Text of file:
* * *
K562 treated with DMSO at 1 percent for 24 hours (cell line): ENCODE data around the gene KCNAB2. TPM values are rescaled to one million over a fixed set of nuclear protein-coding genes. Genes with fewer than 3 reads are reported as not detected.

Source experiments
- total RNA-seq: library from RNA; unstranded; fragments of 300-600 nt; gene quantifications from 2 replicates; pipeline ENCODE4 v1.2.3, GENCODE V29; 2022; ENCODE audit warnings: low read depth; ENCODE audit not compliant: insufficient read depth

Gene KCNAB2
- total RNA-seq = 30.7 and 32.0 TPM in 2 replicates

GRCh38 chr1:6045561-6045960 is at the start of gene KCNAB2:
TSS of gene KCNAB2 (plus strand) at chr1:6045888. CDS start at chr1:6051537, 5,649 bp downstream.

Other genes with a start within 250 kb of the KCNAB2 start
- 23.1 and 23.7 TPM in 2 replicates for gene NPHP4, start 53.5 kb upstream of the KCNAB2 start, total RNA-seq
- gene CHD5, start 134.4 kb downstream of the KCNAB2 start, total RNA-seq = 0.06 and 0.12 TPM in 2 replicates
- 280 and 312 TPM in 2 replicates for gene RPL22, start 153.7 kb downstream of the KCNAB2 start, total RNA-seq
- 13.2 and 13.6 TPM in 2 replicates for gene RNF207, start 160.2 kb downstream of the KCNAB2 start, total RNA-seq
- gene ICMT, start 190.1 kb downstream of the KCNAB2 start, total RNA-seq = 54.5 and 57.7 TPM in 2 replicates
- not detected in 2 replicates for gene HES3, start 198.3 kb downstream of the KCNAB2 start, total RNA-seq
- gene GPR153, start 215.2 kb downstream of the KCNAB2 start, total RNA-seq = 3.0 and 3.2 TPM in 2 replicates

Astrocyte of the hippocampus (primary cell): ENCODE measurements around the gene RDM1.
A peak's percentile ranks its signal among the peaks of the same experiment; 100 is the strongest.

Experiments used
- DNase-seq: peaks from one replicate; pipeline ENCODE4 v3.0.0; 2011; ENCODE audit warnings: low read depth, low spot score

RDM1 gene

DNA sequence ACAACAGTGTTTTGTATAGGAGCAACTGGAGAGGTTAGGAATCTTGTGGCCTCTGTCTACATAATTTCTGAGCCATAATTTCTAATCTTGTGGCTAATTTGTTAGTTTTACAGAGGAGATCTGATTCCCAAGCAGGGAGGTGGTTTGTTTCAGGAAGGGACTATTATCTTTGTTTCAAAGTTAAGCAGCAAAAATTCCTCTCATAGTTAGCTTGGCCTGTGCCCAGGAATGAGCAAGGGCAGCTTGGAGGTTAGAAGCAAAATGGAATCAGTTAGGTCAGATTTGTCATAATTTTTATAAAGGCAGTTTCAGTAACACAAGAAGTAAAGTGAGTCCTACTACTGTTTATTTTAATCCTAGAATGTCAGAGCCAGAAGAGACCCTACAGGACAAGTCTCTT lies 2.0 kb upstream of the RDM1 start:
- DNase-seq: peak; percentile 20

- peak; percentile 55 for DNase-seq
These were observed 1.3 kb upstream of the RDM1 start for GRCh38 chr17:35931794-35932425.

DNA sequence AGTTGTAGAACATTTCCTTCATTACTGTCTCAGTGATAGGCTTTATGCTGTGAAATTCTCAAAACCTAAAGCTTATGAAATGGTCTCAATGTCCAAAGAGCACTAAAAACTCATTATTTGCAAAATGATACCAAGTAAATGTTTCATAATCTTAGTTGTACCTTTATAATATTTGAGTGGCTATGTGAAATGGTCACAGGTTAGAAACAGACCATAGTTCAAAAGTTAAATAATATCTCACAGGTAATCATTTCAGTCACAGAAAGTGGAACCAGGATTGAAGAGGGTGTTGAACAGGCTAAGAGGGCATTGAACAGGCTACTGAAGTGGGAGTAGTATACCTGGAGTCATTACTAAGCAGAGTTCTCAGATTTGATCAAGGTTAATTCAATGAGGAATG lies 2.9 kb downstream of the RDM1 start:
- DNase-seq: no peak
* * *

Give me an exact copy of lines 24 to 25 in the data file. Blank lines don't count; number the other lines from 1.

These were observed 1.3 kb upstream of the RDM1 start for GRCh38 chr17:35931794-35932425.

DNA sequence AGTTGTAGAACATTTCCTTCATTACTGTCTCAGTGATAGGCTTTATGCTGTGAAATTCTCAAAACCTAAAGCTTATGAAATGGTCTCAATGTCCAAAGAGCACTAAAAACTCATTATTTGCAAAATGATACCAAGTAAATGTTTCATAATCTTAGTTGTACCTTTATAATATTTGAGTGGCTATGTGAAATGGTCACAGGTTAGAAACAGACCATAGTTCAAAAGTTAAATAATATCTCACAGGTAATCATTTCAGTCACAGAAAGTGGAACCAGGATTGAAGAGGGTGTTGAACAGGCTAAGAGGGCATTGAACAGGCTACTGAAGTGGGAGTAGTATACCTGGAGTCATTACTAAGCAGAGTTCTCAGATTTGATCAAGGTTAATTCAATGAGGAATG lies 2.9 kb downstream of the RDM1 start: